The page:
First of all I am smiling because our friend Annie is feeling a lot better and was able to post her Friday Smile this morning. So here is my smile for this week. I saw it on Facebook and it immediately made me smile. I am sure all the crafters among you will smile too.
I am sure for most of you, Christmas is well and truly over now, but out here in Spain we are only just 'packing it away' because our main celebration took place this week at what we in UK know as Epiphany, but here it is simply called Los Tres Reyes, or Three Kings day. It really starts on the evening of 5th January when the Three Kings arrive in towns and villages, much as Santa does in other countries. In some of the larger towns it is a very grand affair, but in our little village it is a more modest occasion, with a single float, decorated differently each year, which travels around the streets to very loud music.
The kings' helpers throw copious amounts of hard boiled sweets to the folk lining the roads, and it is a mad scramble for the children to see who can collect the most. At the plaza, the kings sit on their thrones while the young children go one at a time to read their letters to them.
For many of these children, this is a request for a special gift. They will have received a stocking of small items from Santa on Christmas Day, but their main present will come from the kings on this night. Others, whose families are less traditional, will have received their special present at Christmas, but they will still have three small gifts, one from each of the Kings. I have no idea how they deal with these differences amongst themselves, but we see children who are all excited, and who are equally happy with their gifts, what ever they are.
After the letter reading, the kings again get into their float, and travel around the streets, delivering parcels at specific houses. (The parcels are left at the town-hall by the parents on the previous day).
Being a relatively small village, the Kings will know most of the families, so delivering the parcels poses no problems. The kings are then taken back to the plaza where they sit in a big marquee and give out more presents to the children waiting there. Again I do not know why some are given one way and some another, but some of the families in the marquee will have been from the outlying areas, and other small villages that come under the umbrella of Los Gallardos, which are too far away for the kings to visit. But there were some local children there as well.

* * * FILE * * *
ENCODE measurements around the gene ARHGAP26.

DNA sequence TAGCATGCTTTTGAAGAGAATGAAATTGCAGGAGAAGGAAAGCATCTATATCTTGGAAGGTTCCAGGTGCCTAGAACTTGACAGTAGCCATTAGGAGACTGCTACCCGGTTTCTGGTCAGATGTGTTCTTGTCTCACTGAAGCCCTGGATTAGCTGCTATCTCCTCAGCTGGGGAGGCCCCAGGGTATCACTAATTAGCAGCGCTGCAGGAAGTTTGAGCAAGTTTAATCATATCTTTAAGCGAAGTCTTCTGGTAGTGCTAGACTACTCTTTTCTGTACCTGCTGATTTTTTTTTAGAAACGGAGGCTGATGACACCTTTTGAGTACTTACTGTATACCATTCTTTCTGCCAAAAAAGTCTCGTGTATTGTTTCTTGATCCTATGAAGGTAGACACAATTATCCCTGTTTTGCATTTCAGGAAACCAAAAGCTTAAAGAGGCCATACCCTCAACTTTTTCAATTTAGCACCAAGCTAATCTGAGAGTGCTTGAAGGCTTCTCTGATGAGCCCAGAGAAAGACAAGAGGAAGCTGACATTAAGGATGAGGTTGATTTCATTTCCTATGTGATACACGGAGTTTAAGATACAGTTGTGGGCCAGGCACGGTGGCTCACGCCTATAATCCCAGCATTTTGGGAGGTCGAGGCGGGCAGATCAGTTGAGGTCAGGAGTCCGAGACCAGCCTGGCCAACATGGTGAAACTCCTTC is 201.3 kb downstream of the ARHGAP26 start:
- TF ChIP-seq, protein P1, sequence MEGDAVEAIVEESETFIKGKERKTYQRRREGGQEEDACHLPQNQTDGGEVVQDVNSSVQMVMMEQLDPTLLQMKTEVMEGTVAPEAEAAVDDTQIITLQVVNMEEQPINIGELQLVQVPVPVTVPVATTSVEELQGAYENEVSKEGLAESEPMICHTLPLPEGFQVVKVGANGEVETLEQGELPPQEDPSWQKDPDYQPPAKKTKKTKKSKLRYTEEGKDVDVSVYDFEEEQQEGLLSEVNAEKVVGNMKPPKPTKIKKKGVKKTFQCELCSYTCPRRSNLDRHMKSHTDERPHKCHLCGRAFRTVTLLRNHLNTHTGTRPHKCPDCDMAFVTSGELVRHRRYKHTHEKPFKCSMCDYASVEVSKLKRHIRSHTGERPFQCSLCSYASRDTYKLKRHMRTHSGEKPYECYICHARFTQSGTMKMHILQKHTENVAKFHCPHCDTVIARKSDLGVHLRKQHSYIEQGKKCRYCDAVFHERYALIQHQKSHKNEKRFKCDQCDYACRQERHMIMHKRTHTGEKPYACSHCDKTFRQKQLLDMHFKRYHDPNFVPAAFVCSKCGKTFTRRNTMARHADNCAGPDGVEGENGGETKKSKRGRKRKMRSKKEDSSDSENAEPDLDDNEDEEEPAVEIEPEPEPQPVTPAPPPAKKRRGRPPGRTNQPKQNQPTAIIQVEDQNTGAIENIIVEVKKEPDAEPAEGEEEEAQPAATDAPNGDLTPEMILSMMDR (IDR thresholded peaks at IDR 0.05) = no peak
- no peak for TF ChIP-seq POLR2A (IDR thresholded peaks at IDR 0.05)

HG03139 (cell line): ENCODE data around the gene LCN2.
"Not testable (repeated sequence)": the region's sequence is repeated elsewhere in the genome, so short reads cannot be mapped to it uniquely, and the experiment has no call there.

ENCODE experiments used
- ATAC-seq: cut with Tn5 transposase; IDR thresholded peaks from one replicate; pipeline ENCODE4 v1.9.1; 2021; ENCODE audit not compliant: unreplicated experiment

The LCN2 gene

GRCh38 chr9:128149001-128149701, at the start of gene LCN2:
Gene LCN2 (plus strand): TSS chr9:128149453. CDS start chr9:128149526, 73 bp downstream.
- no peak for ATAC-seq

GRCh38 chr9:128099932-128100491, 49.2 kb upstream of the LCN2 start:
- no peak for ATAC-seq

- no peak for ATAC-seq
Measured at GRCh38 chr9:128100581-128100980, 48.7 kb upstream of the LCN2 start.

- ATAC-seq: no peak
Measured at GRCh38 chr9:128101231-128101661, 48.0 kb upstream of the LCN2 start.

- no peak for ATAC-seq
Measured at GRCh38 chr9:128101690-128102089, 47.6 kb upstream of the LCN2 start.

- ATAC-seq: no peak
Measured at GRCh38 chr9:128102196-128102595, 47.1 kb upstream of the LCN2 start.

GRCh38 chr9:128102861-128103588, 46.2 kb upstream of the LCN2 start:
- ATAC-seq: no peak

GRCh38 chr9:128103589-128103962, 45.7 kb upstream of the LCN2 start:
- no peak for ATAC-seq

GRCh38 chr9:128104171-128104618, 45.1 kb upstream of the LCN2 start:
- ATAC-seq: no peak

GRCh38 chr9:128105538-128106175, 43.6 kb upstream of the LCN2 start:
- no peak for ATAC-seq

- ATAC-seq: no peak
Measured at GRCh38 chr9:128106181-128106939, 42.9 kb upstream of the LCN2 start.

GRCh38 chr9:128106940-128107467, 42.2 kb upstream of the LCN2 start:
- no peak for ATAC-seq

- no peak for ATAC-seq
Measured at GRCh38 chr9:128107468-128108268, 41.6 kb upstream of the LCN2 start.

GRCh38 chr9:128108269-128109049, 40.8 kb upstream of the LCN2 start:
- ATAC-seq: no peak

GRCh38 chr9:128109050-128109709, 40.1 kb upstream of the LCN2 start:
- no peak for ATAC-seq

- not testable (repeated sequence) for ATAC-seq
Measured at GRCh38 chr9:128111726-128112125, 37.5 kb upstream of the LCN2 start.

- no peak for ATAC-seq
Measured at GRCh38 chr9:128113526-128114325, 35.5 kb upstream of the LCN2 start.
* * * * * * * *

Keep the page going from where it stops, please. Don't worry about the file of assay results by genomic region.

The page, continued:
Also on this night, it is the start of the medieval market, but only on a small scale, because the real fun begins the next morning.
At around 11.00 on Wednesday 6th January, we had the usual volley of very loud rocket bangers, that are always used to open a fiesta. They went on for ages and are dogs, especially Miki, are terrified by them. They signal that the market is open, so once they had finished banging, and we had settled the poor dogs down, we wandered over to the plaza. It was another absolutely beautiful day, with warm sun shine meaning most of us were in tea-shirts with no coats. This was our seventh Three Kings fiesta and every one has been sunny. Various people from the village dressed in elaborate costumes and re-enacted the scenes at King Herod's Palace. The Kings arrived to ask where the new baby who is born to be king, might be found.
King Herod sent them away to search and then commanded his soldiers to also search for the baby.
After the play there was an open air mass on the plaza.
All through the mass the music was provided by the village choir, all in appropriate costumes, and they sounded wonderful.
At the end of the mass, anyone who wanted to, went forward to kiss the baby Jesus, held by the priest.
We were then entertained by a small band who played happy music, for a happy occasion. There is always a wonderful atmosphere at this fiesta and many folk say it is their favourite fiesta of the year.
As with all our fiestas, food plays an important role in the day. This man is making a large paella, which I noticed was all sold a few hours later.
His friend was in charge of the barbeque. It does look good doesn't it? We had some of the chicken and it tasted as good as it looks.
The rest of the bar was lined with jugs of sangria and bottles of wine, and plate after plate of potatoes, hot, green peppers, ham and other delights.